You wouldn’t organise to do a job and then complete the risk assessment afterwards would you? In my experience the answer is quite often yes, with the reason given that there isn’t the time to wait for the assessment to be done.
At one paper mill I remember working with the maintenance team who would have a person completing the assessment as the job progressed, such was the pressure to get the job done. This was better than not doing the risk assessment at all but clearly had its limitations; what if something went wrong? – what preventative actions might be needed?
This situation was demonstrated in a recent case taken by the HSE as outlined below:
A Lincolnshire firm that manufactures frozen potato products has been fined after a worker was burned by hot oil.
The health and safety manager at PAS (Grantham) Ltd sustained 10 per cent burns to his shoulder, upper arms, neck and back while he was overseeing the jet washing of a large oil storage tank on 27 November 2012.
The court heard that he had climbed between the guard rails on the gantry at the top of the tank to check how the work was progressing. As he did so he knocked a pipe connected to a pressure gauge, which came off and released oil over 160 degrees Celsius in temperature over his upper body. He was off work for over a month before later leaving the company.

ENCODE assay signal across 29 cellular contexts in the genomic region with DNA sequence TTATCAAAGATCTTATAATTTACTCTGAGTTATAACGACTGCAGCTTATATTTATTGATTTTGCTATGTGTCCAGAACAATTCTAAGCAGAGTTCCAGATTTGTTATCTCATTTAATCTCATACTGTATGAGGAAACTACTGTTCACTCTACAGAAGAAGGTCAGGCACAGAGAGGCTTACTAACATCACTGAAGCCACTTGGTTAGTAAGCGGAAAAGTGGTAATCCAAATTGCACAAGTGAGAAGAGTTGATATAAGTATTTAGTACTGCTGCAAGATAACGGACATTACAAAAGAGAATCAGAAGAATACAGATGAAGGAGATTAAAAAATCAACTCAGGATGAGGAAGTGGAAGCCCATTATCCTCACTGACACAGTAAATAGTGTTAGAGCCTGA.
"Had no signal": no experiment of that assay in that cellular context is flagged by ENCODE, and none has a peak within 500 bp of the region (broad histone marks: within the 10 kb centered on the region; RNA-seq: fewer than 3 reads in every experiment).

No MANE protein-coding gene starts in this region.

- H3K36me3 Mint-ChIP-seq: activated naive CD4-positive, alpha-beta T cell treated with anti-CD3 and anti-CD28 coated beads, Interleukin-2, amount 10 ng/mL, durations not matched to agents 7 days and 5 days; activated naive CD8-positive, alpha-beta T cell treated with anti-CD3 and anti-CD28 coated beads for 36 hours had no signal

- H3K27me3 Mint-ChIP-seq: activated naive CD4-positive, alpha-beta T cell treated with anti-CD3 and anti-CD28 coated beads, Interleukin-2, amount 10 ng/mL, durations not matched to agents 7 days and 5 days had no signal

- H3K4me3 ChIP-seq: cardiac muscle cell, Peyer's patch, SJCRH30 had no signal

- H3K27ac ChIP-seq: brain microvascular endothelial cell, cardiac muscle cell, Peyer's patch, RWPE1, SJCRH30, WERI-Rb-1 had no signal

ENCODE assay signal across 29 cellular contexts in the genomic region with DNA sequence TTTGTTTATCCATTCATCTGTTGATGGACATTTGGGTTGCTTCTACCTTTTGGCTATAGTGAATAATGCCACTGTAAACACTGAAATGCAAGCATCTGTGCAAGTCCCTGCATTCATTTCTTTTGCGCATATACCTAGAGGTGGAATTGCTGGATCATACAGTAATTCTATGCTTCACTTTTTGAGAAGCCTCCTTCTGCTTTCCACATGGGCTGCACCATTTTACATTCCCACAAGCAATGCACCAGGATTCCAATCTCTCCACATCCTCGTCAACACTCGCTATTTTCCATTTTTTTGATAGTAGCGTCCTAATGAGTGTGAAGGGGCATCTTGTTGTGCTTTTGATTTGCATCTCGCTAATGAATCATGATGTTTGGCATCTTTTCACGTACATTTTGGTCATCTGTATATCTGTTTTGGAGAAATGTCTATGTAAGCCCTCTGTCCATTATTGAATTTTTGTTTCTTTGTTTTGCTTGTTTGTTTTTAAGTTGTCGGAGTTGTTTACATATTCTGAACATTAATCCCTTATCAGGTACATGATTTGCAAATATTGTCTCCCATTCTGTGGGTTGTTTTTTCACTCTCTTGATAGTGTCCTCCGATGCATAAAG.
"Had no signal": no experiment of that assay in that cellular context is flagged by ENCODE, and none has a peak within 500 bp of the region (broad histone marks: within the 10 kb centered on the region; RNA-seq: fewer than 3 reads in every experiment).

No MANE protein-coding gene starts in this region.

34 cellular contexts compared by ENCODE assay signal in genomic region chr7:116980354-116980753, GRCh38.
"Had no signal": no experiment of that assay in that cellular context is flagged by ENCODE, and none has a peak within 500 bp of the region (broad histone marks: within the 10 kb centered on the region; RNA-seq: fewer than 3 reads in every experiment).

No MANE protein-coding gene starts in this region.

The investigation by HSE found that the company had failed to carry out a risk assessment for the cleaning operation, and instead decided to do the work first and write it retrospectively.
PAS (Grantham) Ltd, of Easton, was fined £16,500 and ordered to pay £571 in costs after pleading guilty.
The HSE inspector commented that the whole point of a risk assessment is to ensure the risks associated with a particular task are considered and measures put in place to mitigate against them in order to keep workers safe.
If this business had an effective risk assessment process in place then it would be likely that this type of risk would have been identified and suitable precautions put in place to keep people away from the area. Waiting to do the assessment at a later date (in my experience) often means not doing one at all; at the very least, it’s tempting risk because things can and do go wrong. With no risk assessment the business has no defence and is open to a prosecution or FFI costs.
In this case the HSE said the health and safety manager was extremely fortunate not to be more seriously injured. If it hadn’t been for the incredibly quick actions of colleagues who dragged him to an emergency shower, this incident may have had a much more serious outcome.